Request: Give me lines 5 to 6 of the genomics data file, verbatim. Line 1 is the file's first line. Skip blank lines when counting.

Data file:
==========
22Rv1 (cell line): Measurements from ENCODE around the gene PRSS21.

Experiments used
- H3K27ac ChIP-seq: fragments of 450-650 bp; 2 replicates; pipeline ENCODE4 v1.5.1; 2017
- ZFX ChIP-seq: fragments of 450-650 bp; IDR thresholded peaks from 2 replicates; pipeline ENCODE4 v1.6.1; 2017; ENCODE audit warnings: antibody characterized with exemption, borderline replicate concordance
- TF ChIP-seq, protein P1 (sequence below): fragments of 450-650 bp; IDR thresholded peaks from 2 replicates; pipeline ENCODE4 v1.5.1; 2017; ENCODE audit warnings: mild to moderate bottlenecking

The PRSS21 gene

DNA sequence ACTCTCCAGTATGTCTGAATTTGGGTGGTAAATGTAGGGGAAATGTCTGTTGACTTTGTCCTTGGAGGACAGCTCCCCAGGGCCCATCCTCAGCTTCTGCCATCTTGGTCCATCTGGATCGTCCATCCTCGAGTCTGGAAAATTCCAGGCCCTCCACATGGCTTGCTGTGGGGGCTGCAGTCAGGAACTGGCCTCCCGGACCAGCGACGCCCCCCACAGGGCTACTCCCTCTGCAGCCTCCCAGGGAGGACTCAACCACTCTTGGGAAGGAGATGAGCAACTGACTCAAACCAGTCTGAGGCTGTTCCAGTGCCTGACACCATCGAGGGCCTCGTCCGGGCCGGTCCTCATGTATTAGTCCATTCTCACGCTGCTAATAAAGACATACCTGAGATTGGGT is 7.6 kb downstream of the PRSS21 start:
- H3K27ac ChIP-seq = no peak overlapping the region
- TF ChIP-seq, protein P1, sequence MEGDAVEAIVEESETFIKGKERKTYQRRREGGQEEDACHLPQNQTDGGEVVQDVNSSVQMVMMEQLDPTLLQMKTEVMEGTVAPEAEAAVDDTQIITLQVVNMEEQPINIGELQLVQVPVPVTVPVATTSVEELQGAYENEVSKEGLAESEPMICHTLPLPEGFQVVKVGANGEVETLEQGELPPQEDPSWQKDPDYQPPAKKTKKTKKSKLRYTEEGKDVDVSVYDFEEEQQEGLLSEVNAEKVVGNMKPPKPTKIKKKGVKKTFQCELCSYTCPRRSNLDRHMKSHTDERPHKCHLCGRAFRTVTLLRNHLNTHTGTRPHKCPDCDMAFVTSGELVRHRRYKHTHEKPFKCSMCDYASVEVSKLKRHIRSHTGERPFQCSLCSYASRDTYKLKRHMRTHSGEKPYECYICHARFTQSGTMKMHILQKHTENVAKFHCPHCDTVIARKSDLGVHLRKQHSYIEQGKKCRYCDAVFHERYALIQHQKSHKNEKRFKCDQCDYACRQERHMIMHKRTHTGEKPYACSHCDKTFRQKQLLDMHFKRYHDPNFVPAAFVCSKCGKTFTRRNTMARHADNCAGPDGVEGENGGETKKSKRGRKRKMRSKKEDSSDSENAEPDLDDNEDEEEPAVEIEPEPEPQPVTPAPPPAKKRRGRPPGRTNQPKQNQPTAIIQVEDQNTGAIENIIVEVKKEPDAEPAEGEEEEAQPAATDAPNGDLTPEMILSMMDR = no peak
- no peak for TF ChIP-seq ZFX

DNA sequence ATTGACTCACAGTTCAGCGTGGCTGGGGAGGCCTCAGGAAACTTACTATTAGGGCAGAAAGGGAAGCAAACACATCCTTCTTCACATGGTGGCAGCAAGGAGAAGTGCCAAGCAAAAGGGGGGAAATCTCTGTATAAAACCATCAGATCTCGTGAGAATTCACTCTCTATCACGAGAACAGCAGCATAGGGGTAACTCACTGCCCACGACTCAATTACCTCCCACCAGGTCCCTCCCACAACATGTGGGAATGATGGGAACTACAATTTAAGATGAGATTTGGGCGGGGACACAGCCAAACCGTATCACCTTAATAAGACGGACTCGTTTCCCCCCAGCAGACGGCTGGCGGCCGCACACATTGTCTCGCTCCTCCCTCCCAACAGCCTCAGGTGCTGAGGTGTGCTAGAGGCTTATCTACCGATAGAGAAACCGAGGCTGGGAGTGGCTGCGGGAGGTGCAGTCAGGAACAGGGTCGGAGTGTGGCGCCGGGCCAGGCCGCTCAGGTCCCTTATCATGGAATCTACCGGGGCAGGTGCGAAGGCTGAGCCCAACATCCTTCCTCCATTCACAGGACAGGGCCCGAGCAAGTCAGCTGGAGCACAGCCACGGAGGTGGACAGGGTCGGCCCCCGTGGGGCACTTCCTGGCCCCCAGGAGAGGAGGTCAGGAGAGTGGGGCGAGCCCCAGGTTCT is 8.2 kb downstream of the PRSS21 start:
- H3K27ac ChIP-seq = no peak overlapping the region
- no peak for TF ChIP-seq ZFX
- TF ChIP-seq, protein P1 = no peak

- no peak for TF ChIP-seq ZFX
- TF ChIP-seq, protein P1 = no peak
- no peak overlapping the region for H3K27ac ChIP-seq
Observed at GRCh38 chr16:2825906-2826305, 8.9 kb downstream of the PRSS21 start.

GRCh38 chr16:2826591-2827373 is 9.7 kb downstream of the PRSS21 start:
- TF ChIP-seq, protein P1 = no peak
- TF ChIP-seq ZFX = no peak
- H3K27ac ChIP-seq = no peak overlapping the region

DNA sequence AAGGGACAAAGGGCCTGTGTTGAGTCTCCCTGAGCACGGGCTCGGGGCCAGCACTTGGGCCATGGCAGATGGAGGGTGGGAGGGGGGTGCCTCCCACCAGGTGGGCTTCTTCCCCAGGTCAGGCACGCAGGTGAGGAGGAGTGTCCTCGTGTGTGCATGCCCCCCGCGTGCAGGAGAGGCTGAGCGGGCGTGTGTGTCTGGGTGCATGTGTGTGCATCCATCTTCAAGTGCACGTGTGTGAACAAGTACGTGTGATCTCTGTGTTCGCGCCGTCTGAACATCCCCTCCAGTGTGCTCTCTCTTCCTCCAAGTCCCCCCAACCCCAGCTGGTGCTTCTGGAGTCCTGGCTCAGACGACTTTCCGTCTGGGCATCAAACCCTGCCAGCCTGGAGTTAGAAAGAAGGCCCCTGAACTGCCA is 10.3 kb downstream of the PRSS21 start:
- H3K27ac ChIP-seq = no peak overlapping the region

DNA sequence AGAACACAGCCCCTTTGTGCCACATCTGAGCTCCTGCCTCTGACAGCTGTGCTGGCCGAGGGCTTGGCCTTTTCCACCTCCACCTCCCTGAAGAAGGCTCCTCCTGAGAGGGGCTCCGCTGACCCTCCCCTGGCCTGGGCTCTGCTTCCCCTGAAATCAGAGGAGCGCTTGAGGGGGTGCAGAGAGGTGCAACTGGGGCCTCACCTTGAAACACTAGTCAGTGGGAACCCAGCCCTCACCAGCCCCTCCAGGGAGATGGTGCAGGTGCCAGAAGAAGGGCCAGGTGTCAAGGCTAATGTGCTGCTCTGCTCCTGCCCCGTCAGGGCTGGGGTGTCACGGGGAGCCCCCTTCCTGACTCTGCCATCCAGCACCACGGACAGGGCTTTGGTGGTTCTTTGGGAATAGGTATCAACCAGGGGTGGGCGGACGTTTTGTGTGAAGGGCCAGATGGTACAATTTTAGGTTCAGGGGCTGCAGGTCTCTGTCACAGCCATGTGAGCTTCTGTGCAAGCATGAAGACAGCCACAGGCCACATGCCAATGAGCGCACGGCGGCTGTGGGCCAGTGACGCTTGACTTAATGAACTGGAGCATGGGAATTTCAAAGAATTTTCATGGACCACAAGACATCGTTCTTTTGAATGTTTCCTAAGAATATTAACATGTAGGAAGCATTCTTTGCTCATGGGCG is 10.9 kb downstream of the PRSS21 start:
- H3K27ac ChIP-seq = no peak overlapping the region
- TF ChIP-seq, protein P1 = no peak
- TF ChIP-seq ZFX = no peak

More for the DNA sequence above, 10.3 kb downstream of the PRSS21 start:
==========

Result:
- TF ChIP-seq, protein P1 (sequence below): fragments of 450-650 bp; IDR thresholded peaks from 2 replicates; pipeline ENCODE4 v1.5.1; 2017; ENCODE audit warnings: mild to moderate bottlenecking

The PRSS21 gene